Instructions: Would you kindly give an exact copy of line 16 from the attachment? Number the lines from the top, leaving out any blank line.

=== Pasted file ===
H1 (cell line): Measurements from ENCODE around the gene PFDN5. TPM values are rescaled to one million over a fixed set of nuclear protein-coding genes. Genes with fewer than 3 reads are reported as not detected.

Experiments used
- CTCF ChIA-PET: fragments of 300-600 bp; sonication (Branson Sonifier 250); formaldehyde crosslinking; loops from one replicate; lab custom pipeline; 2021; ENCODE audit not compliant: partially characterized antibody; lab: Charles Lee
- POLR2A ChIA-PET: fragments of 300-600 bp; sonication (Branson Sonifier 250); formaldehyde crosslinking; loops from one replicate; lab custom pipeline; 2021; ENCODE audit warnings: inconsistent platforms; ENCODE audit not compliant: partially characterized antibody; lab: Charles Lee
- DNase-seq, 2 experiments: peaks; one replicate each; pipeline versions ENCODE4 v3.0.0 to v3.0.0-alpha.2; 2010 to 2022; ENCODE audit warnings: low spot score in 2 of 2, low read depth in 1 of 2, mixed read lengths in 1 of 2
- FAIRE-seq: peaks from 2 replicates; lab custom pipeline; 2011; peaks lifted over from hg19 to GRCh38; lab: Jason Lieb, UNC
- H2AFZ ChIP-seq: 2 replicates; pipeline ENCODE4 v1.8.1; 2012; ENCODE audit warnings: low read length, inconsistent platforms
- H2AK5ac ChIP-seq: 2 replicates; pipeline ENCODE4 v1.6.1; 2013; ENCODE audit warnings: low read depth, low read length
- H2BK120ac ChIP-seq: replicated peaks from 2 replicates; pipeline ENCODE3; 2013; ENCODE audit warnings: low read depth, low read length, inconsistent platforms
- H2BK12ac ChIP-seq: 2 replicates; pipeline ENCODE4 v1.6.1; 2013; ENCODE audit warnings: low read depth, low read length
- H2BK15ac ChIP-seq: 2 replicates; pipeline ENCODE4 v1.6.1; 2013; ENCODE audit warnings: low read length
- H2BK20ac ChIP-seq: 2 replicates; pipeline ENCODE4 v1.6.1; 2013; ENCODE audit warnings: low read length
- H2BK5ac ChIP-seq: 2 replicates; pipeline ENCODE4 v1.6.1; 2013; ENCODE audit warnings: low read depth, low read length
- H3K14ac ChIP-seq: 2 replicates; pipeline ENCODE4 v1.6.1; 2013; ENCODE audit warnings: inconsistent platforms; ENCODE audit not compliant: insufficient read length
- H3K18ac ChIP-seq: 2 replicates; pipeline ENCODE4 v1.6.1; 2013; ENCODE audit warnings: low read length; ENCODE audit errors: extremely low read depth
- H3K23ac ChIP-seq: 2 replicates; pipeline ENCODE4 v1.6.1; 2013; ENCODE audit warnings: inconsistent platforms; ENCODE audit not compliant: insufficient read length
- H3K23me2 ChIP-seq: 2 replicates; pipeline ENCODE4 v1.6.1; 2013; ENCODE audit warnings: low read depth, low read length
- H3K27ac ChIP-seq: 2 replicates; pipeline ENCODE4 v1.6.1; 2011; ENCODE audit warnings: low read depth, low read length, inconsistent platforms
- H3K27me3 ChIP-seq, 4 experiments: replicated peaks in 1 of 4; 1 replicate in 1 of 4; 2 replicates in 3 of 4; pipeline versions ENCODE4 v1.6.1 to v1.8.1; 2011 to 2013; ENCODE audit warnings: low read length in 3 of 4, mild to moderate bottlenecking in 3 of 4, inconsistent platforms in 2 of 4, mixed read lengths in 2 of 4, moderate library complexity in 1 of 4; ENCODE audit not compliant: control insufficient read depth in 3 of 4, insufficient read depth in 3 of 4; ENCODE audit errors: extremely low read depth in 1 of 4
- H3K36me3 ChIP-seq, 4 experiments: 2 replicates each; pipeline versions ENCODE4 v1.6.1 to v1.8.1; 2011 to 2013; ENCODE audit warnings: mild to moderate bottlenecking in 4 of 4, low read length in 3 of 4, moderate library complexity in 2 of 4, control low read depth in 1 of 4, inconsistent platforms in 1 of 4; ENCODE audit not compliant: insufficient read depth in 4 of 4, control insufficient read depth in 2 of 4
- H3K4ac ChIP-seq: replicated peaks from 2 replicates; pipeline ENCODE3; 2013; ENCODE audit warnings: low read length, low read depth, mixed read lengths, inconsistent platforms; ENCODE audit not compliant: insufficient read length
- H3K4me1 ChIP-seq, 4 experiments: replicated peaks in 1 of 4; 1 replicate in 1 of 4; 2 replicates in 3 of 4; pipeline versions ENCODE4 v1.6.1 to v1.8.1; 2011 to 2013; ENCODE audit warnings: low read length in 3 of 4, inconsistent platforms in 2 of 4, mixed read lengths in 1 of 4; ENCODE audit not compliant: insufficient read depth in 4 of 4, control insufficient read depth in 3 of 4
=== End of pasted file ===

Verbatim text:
- H3K23ac ChIP-seq: 2 replicates; pipeline ENCODE4 v1.6.1; 2013; ENCODE audit warnings: inconsistent platforms; ENCODE audit not compliant: insufficient read length